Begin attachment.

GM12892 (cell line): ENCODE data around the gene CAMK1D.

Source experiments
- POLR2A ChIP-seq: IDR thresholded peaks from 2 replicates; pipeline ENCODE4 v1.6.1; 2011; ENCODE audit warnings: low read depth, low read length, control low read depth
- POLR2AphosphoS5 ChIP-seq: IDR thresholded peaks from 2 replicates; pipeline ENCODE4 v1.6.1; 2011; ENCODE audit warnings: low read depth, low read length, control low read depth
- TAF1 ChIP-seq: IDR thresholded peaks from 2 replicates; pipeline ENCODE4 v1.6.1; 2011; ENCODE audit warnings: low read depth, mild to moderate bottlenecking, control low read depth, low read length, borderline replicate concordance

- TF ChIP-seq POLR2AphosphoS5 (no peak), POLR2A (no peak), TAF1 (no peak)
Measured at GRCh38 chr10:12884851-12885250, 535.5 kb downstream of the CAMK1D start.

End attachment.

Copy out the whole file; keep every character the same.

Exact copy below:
GM12892 (cell line): ENCODE data around the gene CAMK1D.

Source experiments
- POLR2A ChIP-seq: IDR thresholded peaks from 2 replicates; pipeline ENCODE4 v1.6.1; 2011; ENCODE audit warnings: low read depth, low read length, control low read depth
- POLR2AphosphoS5 ChIP-seq: IDR thresholded peaks from 2 replicates; pipeline ENCODE4 v1.6.1; 2011; ENCODE audit warnings: low read depth, low read length, control low read depth
- TAF1 ChIP-seq: IDR thresholded peaks from 2 replicates; pipeline ENCODE4 v1.6.1; 2011; ENCODE audit warnings: low read depth, mild to moderate bottlenecking, control low read depth, low read length, borderline replicate concordance

- TF ChIP-seq POLR2AphosphoS5 (no peak), POLR2A (no peak), TAF1 (no peak)
Measured at GRCh38 chr10:12884851-12885250, 535.5 kb downstream of the CAMK1D start.